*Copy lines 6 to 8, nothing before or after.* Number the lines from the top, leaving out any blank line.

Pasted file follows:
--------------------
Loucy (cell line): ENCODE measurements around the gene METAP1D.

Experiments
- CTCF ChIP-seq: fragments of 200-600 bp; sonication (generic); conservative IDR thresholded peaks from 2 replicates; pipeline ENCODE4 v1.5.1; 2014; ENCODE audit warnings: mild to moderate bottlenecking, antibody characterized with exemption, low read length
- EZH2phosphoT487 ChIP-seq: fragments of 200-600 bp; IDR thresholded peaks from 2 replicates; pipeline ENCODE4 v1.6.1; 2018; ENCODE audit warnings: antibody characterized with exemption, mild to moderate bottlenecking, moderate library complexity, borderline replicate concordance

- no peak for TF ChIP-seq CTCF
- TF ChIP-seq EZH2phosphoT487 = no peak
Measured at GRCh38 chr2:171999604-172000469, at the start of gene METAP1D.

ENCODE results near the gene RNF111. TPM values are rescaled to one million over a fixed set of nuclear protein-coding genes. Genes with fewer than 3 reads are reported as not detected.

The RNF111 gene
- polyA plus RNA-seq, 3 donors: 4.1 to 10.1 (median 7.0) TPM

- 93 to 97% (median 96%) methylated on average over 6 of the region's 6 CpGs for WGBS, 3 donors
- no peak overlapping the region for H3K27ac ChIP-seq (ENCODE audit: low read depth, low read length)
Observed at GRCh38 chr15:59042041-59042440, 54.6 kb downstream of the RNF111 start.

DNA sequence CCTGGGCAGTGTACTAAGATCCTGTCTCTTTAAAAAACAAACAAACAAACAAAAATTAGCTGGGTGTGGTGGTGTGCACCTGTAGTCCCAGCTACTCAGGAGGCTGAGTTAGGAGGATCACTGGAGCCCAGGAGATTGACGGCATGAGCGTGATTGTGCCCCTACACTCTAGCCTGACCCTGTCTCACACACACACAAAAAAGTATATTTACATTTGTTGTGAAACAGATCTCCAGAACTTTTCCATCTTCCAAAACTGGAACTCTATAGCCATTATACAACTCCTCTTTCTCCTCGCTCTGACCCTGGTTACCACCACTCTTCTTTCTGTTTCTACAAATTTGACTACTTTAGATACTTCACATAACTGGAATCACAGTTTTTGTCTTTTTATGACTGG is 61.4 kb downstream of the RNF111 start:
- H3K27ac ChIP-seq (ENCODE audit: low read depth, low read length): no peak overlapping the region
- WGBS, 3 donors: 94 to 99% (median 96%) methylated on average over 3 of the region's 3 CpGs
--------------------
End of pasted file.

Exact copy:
- TF ChIP-seq EZH2phosphoT487 = no peak
Measured at GRCh38 chr2:171999604-172000469, at the start of gene METAP1D.

ENCODE results near the gene RNF111. TPM values are rescaled to one million over a fixed set of nuclear protein-coding genes. Genes with fewer than 3 reads are reported as not detected.